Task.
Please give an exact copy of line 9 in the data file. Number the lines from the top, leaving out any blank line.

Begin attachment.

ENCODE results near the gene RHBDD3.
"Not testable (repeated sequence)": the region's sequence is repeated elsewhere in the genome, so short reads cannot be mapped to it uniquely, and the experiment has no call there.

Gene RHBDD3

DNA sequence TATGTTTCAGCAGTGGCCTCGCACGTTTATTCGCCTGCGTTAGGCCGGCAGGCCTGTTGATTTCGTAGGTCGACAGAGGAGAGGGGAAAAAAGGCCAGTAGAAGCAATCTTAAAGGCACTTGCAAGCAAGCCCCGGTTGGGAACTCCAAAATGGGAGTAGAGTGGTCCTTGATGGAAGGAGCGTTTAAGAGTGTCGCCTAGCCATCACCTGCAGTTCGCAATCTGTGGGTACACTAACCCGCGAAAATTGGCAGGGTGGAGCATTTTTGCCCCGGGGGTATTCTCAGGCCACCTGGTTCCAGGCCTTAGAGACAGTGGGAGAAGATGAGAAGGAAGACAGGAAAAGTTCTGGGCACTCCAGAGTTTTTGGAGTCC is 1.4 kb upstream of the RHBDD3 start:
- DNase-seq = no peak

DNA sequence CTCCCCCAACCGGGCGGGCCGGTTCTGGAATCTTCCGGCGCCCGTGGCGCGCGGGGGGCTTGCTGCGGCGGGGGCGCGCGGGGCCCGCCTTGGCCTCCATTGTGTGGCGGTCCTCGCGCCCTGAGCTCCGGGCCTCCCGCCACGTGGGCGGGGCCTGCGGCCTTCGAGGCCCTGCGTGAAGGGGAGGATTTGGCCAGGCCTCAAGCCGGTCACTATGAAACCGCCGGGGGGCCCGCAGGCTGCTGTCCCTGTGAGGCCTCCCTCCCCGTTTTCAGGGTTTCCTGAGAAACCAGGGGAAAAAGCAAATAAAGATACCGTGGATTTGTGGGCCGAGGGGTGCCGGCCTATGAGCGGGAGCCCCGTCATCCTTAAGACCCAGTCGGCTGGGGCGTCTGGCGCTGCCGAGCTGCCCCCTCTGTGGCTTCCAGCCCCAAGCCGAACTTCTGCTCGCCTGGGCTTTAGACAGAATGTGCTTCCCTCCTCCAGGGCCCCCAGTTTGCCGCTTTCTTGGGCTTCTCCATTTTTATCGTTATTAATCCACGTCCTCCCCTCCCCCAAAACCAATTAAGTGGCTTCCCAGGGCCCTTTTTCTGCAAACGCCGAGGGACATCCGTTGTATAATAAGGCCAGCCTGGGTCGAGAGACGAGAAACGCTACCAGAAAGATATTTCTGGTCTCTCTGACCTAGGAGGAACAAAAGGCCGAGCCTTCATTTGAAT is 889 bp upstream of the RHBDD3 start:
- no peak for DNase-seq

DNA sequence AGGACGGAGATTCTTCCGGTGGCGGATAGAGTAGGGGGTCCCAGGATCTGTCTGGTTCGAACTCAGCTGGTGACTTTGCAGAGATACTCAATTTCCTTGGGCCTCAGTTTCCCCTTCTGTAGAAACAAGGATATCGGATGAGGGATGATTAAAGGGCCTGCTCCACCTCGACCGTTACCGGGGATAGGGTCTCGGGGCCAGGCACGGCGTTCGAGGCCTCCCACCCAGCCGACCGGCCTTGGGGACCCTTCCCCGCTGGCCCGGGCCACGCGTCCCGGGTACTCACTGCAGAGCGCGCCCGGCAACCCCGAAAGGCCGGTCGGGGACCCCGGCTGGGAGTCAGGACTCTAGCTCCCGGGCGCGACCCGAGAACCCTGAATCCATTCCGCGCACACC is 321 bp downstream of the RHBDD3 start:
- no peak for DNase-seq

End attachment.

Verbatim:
- no peak for DNase-seq